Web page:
An artist's impression of Gaia. © European Space Agency (ESA)

Gaia Early Data Release 3

Dominic Ford, Editor
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An international team of astronomers have released the largest and most precise census of the stars in our galaxy that has ever been made, based on observations by the Gaia space observatory.

Gaia Early Data Release 3 catalogues the positions and brightnesses of nearly two billion stars, including measurements of the distances to about 1.5 billion stars.

This detailed map will allow astronomers to test theories of how our galaxy formed, and to identify groups of stars moving in similar ways which may represent the remnants of smaller galaxies which merged with our own in its early history.

To find out more about the data release and the challenges of making such a catalogue, I spoke to some of the astronomers in Cambridge who worked on the data release. The interviews below were released at 11am on 3 December, jointly by Cambridge University and In-The-Sky.org.


The sky on 03 December 2020
Sunrise
07:01
Sunset
16:24
Twilight ends
18:03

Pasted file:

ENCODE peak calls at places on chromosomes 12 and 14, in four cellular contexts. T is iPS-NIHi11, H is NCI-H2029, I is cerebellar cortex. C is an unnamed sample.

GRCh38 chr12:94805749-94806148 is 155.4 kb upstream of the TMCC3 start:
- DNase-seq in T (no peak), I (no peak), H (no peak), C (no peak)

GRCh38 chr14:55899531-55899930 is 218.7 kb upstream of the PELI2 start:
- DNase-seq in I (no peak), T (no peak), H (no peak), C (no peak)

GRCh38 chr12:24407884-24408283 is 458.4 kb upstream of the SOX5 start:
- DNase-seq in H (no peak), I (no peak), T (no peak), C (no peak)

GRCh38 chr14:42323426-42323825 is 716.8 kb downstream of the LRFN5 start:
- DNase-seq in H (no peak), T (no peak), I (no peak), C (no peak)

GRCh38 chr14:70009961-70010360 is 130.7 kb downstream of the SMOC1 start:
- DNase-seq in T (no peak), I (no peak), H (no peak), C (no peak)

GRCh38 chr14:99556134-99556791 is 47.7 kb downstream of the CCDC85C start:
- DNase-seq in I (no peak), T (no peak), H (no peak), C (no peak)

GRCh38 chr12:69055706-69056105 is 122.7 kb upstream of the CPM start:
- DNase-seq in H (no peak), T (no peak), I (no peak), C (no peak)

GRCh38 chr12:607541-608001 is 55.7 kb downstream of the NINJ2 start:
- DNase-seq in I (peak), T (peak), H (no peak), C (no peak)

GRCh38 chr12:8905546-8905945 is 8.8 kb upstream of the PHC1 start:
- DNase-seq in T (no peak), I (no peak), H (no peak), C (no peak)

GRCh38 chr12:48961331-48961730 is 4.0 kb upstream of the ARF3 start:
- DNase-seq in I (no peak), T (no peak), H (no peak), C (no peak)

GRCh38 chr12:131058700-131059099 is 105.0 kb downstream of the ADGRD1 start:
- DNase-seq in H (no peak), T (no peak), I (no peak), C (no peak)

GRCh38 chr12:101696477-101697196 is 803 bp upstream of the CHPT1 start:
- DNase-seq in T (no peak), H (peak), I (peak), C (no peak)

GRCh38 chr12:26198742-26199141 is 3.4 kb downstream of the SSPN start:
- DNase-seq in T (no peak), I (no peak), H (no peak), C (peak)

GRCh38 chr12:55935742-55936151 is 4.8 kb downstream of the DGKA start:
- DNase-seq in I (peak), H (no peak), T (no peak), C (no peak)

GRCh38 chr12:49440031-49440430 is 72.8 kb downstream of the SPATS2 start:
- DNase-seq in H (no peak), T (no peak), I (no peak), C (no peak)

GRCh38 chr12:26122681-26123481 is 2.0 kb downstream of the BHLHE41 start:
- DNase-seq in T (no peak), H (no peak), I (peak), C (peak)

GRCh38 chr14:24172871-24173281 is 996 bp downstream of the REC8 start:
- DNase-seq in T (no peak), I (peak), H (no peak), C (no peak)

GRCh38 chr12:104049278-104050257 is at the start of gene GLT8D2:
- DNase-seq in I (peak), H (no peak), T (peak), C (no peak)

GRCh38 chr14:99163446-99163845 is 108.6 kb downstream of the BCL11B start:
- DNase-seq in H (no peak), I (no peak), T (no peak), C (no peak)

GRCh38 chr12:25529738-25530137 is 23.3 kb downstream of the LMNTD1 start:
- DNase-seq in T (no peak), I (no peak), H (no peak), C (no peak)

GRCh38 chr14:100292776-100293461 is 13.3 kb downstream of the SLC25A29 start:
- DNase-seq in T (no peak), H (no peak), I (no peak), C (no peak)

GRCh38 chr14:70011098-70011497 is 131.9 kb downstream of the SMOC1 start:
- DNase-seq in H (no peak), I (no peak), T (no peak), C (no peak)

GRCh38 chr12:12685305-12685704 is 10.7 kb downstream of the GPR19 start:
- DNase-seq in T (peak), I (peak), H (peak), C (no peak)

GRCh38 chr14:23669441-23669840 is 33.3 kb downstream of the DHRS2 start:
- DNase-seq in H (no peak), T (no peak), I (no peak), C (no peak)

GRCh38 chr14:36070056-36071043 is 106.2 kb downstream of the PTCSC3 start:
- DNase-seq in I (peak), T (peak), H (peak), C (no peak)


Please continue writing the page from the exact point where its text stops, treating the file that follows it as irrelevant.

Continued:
Twilight begins
05:23

18-day old moon
Waning Gibbous

91%

18 days old

Planets
Rise Culm. Set
Mercury 06:17 11:04 15:52
Venus 04:43 09:53 15:03
Moon 19:23 02:05 09:44
Mars 13:37 20:05 02:35
Jupiter 10:12 14:55 19:39
Saturn 10:18 15:04 19:49
All times shown in EST.

Source

The circumstances of this event were computed using the DE430 planetary ephemeris published by the Jet Propulsion Laboratory (JPL).

This event was automatically generated by searching the ephemeris for planetary alignments which are of interest to amateur astronomers, and the text above was generated based on an estimate of your location.

Image credit

An artist's impression of Gaia. © European Space Agency (ESA)

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Longitude:
Timezone:

41.14°N
73.26°W
EST

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